‘Colic’ is the term to describe all types of abdominal pain found in horses. Colic can occur in horses of all ages, types, and breeds. It can vary from mild discomfort that eventually resolves itself to a life-threatening emergency that may require surgery. Most cases of colic can be resolved through medication and an evaluation by a veterinarian.
However, 5-10% of cases will require colic surgery. It can be difficult to determine which colic case fits into which category since almost all colic types will look the same at the beginning. Since it is so difficult to decide what type of colic your horse has, it is imperative that the veterinarian is called immediately so appropriate treatment can begin as quickly as possible.
Types of Colic
Gas Colic: Gas colic occurs when there is a large buildup of gas within the horse’s intestines.
Spasmodic Colic: Horses can develop spasmodic colic from having intestinal spasms or cramps. This type of colic may also have intestinal hyper motility.
Impaction Colic: Impaction colic occurs when partially digested feed builds up in the large intestine and stops moving which results in an impaction. With impaction colic, the horse will not be able to defecate.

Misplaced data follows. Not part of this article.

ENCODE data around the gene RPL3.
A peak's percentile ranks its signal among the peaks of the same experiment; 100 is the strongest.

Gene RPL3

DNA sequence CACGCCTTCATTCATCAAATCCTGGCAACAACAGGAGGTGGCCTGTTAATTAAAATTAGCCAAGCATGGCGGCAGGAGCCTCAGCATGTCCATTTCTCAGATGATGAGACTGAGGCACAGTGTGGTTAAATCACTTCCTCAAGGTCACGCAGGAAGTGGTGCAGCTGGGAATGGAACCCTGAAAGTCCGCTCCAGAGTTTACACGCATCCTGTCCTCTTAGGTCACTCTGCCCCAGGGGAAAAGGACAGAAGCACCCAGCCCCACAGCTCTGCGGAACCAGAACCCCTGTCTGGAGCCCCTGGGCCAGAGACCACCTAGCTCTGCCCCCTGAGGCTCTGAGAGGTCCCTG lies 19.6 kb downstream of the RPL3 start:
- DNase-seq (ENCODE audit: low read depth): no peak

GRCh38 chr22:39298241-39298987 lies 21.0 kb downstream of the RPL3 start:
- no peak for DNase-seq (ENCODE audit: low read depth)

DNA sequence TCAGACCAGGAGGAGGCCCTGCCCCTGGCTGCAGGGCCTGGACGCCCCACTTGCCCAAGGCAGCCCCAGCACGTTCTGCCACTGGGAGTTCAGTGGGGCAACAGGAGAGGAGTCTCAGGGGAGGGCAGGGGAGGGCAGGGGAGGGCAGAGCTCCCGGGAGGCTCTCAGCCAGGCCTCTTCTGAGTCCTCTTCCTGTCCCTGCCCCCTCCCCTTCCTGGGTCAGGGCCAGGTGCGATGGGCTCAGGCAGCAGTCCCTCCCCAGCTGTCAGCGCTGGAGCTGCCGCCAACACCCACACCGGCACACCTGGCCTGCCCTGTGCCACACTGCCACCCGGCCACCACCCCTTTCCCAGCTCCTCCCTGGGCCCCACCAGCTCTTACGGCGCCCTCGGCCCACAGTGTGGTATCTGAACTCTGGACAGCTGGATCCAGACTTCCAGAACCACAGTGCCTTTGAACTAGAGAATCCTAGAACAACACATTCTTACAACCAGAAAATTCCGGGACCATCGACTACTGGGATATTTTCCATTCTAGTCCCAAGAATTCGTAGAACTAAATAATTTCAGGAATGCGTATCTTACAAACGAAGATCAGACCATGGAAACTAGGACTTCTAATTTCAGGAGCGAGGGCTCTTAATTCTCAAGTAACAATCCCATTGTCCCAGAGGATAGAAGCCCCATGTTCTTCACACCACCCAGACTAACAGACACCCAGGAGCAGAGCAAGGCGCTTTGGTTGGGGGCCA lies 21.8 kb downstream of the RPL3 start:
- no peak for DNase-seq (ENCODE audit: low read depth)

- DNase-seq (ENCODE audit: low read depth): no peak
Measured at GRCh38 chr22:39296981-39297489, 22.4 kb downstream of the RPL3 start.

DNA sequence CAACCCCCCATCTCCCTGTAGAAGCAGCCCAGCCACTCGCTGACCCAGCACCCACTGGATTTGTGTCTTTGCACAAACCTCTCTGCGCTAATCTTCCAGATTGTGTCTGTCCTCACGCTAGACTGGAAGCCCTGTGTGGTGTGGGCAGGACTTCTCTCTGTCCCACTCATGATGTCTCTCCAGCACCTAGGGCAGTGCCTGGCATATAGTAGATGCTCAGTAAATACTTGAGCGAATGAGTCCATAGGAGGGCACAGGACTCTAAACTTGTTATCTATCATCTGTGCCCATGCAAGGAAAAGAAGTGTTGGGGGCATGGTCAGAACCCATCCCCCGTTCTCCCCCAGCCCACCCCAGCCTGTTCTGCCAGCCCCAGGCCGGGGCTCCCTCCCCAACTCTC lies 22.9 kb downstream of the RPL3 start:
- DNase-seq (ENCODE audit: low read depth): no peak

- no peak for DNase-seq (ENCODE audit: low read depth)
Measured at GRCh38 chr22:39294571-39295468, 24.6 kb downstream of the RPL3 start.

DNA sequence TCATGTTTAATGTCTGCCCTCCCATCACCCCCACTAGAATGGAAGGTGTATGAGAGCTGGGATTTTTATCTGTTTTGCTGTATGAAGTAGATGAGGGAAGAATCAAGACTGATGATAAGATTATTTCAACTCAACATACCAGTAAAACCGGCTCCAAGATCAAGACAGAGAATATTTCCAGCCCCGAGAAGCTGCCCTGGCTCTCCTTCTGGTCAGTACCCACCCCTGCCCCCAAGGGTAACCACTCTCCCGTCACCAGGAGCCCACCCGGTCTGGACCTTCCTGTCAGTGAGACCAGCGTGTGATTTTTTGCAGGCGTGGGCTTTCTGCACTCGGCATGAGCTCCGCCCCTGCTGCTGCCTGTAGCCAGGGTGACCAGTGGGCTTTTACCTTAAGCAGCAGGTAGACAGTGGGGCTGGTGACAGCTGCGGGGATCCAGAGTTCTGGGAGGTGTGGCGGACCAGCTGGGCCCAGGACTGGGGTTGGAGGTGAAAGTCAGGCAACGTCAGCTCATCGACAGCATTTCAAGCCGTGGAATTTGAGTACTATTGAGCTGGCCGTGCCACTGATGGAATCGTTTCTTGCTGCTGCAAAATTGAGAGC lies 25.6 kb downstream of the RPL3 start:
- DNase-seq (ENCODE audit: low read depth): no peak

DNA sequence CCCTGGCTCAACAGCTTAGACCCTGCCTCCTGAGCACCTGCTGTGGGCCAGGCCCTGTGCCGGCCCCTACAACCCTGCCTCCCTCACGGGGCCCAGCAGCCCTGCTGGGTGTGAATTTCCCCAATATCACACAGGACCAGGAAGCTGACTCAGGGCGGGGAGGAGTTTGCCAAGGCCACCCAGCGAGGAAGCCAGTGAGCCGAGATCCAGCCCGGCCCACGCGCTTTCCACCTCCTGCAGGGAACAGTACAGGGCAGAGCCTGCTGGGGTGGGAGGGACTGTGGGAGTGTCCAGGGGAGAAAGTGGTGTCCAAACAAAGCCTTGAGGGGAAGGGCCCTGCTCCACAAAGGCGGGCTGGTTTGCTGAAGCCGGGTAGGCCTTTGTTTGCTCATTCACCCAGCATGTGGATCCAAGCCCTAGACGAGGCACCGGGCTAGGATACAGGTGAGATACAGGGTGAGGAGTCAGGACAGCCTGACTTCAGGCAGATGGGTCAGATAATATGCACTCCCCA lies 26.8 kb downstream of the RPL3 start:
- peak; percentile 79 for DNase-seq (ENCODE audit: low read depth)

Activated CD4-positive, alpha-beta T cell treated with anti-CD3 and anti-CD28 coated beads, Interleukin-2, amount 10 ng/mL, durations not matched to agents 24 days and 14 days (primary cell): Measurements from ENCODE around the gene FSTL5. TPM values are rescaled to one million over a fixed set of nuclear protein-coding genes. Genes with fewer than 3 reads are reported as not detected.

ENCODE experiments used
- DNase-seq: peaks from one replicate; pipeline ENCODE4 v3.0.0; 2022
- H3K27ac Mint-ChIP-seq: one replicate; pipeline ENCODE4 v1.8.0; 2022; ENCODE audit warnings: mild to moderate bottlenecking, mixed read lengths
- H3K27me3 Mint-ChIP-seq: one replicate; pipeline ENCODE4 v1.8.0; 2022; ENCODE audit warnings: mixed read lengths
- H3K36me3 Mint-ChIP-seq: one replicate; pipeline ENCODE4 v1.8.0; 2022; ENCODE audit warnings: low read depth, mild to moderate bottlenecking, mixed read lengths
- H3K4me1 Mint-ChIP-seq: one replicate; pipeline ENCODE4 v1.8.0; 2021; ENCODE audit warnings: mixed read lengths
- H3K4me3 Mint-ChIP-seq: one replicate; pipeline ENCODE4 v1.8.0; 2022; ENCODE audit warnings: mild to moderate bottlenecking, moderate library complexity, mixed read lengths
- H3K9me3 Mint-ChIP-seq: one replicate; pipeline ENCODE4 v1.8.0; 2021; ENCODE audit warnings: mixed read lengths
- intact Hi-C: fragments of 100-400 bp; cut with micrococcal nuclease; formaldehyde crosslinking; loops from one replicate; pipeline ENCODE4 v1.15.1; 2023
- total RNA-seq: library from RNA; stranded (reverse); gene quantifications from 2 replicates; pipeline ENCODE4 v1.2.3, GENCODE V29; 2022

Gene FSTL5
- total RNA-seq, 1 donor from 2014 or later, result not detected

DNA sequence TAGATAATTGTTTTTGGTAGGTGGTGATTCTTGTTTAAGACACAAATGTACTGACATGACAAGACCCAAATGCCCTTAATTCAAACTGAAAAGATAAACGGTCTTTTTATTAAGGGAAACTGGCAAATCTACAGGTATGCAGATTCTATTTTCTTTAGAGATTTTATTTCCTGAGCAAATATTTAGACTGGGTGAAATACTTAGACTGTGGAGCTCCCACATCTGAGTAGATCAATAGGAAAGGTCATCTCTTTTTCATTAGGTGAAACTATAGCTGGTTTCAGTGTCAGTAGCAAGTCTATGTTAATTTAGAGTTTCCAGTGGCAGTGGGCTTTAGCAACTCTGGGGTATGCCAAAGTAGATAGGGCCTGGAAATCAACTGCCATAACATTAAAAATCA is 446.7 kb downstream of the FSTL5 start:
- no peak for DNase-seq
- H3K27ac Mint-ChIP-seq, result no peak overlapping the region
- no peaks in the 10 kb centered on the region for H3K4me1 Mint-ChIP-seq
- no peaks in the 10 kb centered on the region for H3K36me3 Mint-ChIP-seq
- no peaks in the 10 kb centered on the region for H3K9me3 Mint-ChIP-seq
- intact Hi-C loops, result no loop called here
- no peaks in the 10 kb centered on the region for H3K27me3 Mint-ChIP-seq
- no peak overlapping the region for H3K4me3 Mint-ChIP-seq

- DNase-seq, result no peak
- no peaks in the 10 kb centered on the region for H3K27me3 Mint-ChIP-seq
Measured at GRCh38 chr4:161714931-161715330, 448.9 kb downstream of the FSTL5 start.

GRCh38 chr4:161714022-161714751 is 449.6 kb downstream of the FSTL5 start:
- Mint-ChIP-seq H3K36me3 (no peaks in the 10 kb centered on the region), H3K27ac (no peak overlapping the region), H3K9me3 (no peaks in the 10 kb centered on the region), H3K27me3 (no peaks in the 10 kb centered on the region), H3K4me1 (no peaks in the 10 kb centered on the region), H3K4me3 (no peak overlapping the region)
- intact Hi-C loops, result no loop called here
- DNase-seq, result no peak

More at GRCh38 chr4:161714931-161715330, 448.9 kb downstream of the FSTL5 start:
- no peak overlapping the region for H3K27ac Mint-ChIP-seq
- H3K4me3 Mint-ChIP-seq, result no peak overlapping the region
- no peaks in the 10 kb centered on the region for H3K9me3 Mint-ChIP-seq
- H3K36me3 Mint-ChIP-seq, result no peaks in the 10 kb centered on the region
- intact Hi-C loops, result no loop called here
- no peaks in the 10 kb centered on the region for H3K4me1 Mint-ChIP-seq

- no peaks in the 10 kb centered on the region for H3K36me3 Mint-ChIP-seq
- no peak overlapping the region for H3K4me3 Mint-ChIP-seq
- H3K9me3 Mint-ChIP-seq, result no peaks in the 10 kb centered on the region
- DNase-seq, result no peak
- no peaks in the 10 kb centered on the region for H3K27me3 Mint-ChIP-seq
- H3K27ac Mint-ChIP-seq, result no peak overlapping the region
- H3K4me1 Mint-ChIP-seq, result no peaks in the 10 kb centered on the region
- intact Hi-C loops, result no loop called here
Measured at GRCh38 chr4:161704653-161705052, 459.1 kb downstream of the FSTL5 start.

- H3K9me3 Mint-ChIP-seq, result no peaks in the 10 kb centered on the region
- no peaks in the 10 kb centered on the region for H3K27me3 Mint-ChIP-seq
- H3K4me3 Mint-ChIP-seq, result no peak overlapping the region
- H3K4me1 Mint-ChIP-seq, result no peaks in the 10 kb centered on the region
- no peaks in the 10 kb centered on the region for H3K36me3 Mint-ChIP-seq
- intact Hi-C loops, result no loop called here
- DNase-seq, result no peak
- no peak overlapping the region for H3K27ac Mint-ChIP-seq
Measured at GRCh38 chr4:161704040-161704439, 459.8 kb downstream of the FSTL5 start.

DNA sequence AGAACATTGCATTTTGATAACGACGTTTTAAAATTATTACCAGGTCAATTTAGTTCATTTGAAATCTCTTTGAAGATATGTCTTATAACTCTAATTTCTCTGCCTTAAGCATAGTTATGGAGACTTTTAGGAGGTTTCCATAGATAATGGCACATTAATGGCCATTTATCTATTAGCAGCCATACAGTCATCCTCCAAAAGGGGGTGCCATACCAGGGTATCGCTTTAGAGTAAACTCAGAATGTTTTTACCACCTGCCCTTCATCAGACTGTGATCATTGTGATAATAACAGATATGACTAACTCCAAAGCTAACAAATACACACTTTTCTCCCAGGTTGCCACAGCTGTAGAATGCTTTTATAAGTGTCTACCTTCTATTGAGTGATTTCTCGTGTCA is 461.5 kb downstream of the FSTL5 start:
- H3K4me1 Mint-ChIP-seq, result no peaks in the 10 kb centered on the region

Sand Colic: Sand colic usually develops in horses that live in sandy areas or are being fed on sandy grand. The fine particles of sand build up in the large intestine and cause a blockage.
Twisted Gut: A twisted gut develops when a part of the intestine twists or inverts into itself. This type of colic is uncommon but is life threatening.
Displacement/Entrapment Colic: Displacement colic occurs when the intestine moves around in the abdominal cavity. Displacement colic is a serious condition because the shift in intestinal location stretches the blood supply and can also result in the intestine being compressed.
Causes of Colic
Some of the most common causes of colic include:
- Moldy feed
- Abrupt change in feed
- Lack of water leading to impactions
- A diet of mostly grain and not enough roughage such as grass hay
- Sand ingestion
Signs of Colic
The signs of colic can be hard to spot in mild cases and can become violent in severe cases.
- Getting up and down repeatedly
- Kicking or biting at their abdomen
- Repeatedly rolling
- Frequently curling their upper lip
- Excessive sweating
- Lack of normal gut sounds or an abrupt change in normal gut sounds
If your horse starts to show these signs, you should call your local veterinarian immediately.